TAMPA, Fla. (WFLA) – Florida wildlife officials have plans once again this winter to feed West Indian manatees supplementary lettuce, as the unusual mortality event of the species continues in the state.
The Unusual Mortality Event (UME) was declared in 2021 due to an increase in manatee deaths caused by starvation, due to lack of food, particularly in the Indian River Lagoon on Florida’s east coast.
The Florida Fish and Wildlife Conservation Commission (FWC) and the U.S. Fish and Wildlife Service (USFWS) Joint Unified Command expert panel updated media members regarding plans for its winter response on Wednesday.
Officials said plans are being finalized for this year’s response before temperatures stay consistently cooler and manatees begin to move to warm water, such as Florida’s natural springs or power plants with warm, clean water discharge.
According to Ron Mezich, Joint Unified Command Provisioning Branch Chief, the temporary field response station and supplemental feeding site will once again be housed in the area of the Florida Power & Light plant in Cape Canaveral, the same location as last year.
According to the Associated Press, about 202,000-lbs of lettuce, both romaine and butterleaf, was fed to manatees at the location before the site closed for the season in April. The cost of the lettuce was $116,865, funded almost entirely by donations.
Mezich said the supplemental feeding program is in planning stages for when manatees and environmental conditions determine when time is right for feeding to begin.
He said water temperatures are currently still very warm and manatees are not yet congregating in the area. A seasonal “no entry zone” has been issued around the temporary field response center.
There is currently no set date for when feedings of manatees will begin, but officials will be ready to go if the need is there as of Dec. 1, according to Mezich.
Mezich has previously said officials hope the feeding of manatees during the winter months is only temporary as FWC officials work to restore seagrass beds.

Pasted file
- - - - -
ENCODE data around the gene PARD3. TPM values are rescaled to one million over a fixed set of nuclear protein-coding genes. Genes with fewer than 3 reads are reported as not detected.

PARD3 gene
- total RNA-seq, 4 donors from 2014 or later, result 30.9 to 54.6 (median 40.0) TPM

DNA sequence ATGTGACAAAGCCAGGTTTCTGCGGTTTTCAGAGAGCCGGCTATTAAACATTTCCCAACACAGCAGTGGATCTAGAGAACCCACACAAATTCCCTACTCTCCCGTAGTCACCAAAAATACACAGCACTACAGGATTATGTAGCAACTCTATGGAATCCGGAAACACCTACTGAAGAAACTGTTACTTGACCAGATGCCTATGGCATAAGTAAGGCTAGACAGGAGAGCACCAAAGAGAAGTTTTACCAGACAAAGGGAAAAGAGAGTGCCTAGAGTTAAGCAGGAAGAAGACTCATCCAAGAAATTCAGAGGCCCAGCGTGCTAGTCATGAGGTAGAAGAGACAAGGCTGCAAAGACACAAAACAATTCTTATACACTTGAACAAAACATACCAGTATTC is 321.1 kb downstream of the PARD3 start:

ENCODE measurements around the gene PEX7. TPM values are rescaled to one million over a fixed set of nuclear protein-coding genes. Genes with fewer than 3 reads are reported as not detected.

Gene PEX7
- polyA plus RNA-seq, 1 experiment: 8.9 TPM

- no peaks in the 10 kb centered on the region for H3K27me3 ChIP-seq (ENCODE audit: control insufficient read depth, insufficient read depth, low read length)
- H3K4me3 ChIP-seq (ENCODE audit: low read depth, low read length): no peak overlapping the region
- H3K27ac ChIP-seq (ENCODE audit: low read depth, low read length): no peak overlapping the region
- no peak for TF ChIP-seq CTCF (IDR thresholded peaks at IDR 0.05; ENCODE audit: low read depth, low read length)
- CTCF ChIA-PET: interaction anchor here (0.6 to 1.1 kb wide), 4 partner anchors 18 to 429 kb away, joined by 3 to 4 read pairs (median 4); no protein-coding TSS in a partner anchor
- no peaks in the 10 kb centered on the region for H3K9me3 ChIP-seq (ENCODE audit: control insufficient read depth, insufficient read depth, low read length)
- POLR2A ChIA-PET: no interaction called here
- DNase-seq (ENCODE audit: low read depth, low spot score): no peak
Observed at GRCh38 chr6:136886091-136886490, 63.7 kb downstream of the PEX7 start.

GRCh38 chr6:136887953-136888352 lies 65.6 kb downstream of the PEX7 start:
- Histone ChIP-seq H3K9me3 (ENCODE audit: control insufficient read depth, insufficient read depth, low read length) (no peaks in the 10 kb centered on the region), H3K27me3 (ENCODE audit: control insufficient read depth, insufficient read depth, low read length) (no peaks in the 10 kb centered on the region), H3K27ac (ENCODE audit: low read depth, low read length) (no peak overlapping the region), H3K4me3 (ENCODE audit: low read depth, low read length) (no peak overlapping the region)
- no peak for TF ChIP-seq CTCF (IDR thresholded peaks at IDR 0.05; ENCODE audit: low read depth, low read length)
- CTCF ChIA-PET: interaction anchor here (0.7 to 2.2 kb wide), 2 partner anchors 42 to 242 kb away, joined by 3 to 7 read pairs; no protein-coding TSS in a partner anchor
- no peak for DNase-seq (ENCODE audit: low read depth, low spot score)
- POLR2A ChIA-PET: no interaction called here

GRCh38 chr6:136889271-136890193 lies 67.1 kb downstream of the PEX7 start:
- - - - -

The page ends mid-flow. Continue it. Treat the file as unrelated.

While officials will be offering lettuce to manatees this winter, it is illegal for residents and visitors of Florida to do so at the state and federal level.
Another concern this winter is critical care and rehabilitation space for manatees.
Teresa Calleson, Manatee Rescue & Rehabilitation Partnership (MRP) liaison for the Joint Unified Command, said there are currently 80 manatees being cared for in rehabilitation facilities in Florida, Georgia, Ohio and Puerto Rico.
“Critical care space remains a concern, 80 is a little bit lower than we have been, but it’s still way higher than we were, say, five years ago,” said Calleson. “So we’re still trying to manage that critical care space and have concerns about that as we head toward winter.”
Calleson said ZooTampa and SeaWorld Orlando are currently the only facilities able to accept rescued manatees and officials are already seeing emaciated manatees coming in, as well as those with watercraft-related injuries.
SeaWorld Orlando is caring for the most manatees out of any facility with 27. Calleson said SeaWorld has started construction on new, permanent pools that are anticipated to be ready by the end of January or beginning of February, providing 20 additional rehabilitation spaces.
The Bishop Museum of Science & Nature in Bradenton is also expanding to help manatees in need.
“They’re going to be adding a satellite facility that will directly help orphaned calves as well as smaller manatees and they expect that to be online as well this winter,” Calleson said.
She said several other partners are building or refurbishing pools to help critical care and rehabilitation capacity for manatees. Financial assistance is also coming in “significantly,” according to Calleson, at both the state and federal level.
Though there are concerns with space, Calleson said some manatees rescued previously are being medically cleared to be released from rehabilitation facilities, including 20-24 orphaned calves in rehabilitation facilities that have gained enough weight to be medically cleared to return to the wild this winter.
As of Nov. 4, FWC reports 735 manatees have died in Florida, compared to 994 at this time in 2021.
To report a sick, injured, dead or tagged manatee, call FWC’s Wildlife Alert Hotline at 1-888-404-FWCC (1-888-404-3922) or call *FWC or #FWC from a cell phone.